The pending ‘Kremlin Aggression Act’ decrees that Congress should also determine whether Russia “meets the criteria for designation as a state sponsor of terrorism.”

The bill also accused Russia of “enabling the brutal regime of Bashar al-Assad in Syria to commit war crimes,” adding that Moscow has shown itself to be “incapable or unwilling” to compel Assad to “stop using chemical weapons against the civilian population in Syria.”

The Act calls for a congressional committee to investigate “alleged war crimes and crimes against humanity attributable to [Russia]” and resolves to “punish the Government of the Russian Federation for, and deter that Government from, any chemical weapons production and use through the imposition of sanctions, diplomatic isolation, and the use of the mechanisms specified in the Chemical Weapons Convention for violations of the Convention.”

The legislation is just the latest addition to a laundry list of sanctions and laws passed in the months following the 2016 presidential election.

Republican hawk Lindsey Graham (South Carolina) and Bob Menendez (D-New Jersey), who both sponsored the bill, said in a joint statement that the legislation is designed to show that the US will “not waver in our rejection of [Russian President Vladimir Putin’s] effort to erode western democracy as a strategic imperative for Russia’s future.” The Russia-obsessed Senator John McCain (R-Arizona) was one of the five co-sponsors of the bill.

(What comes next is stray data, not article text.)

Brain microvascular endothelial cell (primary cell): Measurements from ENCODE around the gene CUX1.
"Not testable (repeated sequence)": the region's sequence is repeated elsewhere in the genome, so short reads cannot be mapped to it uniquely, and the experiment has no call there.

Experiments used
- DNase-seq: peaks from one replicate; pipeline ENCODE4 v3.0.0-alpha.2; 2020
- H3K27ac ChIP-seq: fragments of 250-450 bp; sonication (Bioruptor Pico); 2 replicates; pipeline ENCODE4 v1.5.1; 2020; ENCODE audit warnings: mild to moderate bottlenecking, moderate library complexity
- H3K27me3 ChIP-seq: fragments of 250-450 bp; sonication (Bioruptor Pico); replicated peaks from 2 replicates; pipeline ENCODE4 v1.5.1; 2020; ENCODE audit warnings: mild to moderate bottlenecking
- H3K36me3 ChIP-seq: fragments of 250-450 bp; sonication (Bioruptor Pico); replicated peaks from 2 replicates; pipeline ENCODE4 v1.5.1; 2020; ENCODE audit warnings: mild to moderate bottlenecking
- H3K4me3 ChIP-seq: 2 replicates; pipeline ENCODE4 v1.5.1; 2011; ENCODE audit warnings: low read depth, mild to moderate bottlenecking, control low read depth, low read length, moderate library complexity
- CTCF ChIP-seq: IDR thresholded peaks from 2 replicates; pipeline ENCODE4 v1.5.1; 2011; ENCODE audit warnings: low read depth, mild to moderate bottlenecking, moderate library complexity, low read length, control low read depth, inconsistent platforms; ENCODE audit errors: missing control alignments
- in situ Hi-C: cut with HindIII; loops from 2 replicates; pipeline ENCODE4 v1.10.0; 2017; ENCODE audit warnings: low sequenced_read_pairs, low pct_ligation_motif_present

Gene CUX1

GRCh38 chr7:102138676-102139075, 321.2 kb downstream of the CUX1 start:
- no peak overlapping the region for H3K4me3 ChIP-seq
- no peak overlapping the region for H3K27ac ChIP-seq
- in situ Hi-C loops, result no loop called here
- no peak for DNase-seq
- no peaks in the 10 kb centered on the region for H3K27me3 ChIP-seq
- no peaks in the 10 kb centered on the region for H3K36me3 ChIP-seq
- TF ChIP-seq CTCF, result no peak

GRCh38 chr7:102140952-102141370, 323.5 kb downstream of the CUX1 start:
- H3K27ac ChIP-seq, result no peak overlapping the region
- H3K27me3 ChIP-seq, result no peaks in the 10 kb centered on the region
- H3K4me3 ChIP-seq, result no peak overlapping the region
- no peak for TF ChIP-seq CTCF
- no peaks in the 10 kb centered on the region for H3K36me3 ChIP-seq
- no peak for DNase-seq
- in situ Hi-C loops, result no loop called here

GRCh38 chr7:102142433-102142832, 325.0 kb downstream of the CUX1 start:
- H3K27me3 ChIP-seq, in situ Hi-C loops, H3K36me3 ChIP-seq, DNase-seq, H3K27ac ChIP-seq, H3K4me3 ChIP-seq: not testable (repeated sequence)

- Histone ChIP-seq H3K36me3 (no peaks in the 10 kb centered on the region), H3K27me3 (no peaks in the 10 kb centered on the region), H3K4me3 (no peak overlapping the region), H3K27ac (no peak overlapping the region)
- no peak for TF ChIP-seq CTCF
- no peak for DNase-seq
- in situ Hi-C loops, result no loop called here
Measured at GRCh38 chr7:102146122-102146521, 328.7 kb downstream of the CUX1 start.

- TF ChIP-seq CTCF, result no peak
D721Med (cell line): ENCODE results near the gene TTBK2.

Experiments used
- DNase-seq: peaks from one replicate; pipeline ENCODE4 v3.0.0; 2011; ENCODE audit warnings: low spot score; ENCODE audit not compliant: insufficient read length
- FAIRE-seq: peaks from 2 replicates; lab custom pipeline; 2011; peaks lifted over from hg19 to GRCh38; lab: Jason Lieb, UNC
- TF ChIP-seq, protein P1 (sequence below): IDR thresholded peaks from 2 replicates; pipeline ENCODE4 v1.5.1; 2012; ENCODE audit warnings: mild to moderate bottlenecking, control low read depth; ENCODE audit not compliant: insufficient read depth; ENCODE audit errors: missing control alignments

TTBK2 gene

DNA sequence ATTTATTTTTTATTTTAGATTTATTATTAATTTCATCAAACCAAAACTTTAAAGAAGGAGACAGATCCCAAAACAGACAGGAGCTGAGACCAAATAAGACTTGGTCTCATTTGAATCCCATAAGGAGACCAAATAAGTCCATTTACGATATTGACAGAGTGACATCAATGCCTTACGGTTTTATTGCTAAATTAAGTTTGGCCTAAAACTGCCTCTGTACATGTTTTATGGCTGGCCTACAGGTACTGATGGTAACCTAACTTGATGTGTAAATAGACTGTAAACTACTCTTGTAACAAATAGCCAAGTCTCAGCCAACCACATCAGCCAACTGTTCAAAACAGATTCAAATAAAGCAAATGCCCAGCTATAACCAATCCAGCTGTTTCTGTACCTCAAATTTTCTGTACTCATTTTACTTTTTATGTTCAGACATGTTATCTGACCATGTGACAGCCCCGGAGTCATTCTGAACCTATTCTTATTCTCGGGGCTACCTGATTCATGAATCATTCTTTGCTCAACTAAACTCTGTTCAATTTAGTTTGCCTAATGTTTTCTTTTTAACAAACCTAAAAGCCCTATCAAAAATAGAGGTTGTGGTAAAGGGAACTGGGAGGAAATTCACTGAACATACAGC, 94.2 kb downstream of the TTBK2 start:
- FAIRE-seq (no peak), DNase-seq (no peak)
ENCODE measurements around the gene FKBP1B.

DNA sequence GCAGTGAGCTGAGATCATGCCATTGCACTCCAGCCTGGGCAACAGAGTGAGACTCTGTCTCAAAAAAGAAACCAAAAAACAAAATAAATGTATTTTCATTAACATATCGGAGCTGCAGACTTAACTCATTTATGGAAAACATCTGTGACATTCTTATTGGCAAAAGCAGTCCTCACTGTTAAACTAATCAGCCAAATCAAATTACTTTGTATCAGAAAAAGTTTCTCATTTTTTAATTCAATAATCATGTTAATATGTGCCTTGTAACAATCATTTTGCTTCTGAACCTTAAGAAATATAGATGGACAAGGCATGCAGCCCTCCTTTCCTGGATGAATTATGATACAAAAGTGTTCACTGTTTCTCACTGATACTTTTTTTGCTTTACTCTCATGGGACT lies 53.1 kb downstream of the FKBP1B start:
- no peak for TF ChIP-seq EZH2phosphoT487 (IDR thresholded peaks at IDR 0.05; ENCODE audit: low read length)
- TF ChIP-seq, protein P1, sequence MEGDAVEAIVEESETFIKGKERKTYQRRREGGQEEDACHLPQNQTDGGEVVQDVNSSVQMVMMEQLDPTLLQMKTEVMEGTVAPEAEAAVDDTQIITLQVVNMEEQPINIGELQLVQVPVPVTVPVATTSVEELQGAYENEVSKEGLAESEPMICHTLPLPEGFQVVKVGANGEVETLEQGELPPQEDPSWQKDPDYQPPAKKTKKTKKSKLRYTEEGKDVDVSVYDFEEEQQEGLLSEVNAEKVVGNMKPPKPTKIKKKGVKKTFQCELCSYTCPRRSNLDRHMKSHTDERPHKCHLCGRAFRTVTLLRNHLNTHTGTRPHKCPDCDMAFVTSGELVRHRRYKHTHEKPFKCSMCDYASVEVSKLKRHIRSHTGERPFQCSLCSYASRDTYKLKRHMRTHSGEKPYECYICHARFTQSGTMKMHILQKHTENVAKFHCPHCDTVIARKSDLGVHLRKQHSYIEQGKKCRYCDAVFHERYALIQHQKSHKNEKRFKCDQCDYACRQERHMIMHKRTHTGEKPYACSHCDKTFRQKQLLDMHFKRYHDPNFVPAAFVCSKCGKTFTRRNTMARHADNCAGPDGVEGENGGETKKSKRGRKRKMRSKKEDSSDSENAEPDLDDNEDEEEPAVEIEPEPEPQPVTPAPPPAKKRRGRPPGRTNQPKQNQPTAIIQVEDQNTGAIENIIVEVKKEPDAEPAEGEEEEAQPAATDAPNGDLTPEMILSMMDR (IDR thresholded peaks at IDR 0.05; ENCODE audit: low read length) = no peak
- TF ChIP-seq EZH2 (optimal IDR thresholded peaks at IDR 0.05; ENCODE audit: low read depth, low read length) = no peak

Moscow has brushed off the new wave of accusations as a projection of internal US struggle. Some elements in the US government are trying to “keep afloat” the conspiracy that Russia meddled in the US elections, in hopes of derailing constructive relations with Moscow and using the issue “purely for internal American purposes,” Senator Konstantin Kosachev, who chairs the Upper House Committee for International Relations, has said in response to the latest sanctions.

Prime Minister Dmitry Medvedev has warned that the adoption of any US legislation that targets Russian banking operations and currency trade would be considered a declaration of economic war.

“If they introduce something like a ban on banking operations or the use of any currency, we will treat it as a declaration of economic war. And we’ll have to respond to it accordingly – economically, politically, or in any other way, if required,” Medvedev said last week. “Our American friends should make no mistake about it.”